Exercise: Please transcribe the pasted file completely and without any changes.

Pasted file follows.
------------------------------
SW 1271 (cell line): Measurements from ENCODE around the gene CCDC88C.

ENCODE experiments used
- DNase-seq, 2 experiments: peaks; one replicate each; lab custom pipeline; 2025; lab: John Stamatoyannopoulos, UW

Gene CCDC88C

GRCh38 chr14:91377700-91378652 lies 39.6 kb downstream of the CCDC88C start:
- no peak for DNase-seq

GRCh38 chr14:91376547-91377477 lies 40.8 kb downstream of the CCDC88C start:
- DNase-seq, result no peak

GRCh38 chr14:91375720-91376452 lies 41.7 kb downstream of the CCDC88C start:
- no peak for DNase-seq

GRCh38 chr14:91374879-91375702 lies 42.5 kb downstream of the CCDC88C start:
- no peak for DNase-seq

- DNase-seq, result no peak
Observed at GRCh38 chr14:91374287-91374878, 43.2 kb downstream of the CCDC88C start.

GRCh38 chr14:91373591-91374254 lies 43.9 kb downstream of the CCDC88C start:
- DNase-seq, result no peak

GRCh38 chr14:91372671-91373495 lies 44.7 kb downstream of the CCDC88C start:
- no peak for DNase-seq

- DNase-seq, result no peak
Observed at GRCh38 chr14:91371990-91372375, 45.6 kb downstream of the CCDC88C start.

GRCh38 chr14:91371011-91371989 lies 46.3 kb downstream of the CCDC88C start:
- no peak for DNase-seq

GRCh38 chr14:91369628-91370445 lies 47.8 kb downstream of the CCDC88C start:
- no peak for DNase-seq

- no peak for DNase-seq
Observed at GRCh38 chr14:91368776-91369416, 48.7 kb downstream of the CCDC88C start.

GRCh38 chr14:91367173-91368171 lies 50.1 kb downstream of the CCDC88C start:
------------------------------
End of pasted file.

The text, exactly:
SW 1271 (cell line): Measurements from ENCODE around the gene CCDC88C.

ENCODE experiments used
- DNase-seq, 2 experiments: peaks; one replicate each; lab custom pipeline; 2025; lab: John Stamatoyannopoulos, UW

Gene CCDC88C

GRCh38 chr14:91377700-91378652 lies 39.6 kb downstream of the CCDC88C start:
- no peak for DNase-seq

GRCh38 chr14:91376547-91377477 lies 40.8 kb downstream of the CCDC88C start:
- DNase-seq, result no peak

GRCh38 chr14:91375720-91376452 lies 41.7 kb downstream of the CCDC88C start:
- no peak for DNase-seq

GRCh38 chr14:91374879-91375702 lies 42.5 kb downstream of the CCDC88C start:
- no peak for DNase-seq

- DNase-seq, result no peak
Observed at GRCh38 chr14:91374287-91374878, 43.2 kb downstream of the CCDC88C start.

GRCh38 chr14:91373591-91374254 lies 43.9 kb downstream of the CCDC88C start:
- DNase-seq, result no peak

GRCh38 chr14:91372671-91373495 lies 44.7 kb downstream of the CCDC88C start:
- no peak for DNase-seq

- DNase-seq, result no peak
Observed at GRCh38 chr14:91371990-91372375, 45.6 kb downstream of the CCDC88C start.

GRCh38 chr14:91371011-91371989 lies 46.3 kb downstream of the CCDC88C start:
- no peak for DNase-seq

GRCh38 chr14:91369628-91370445 lies 47.8 kb downstream of the CCDC88C start:
- no peak for DNase-seq

- no peak for DNase-seq
Observed at GRCh38 chr14:91368776-91369416, 48.7 kb downstream of the CCDC88C start.

GRCh38 chr14:91367173-91368171 lies 50.1 kb downstream of the CCDC88C start: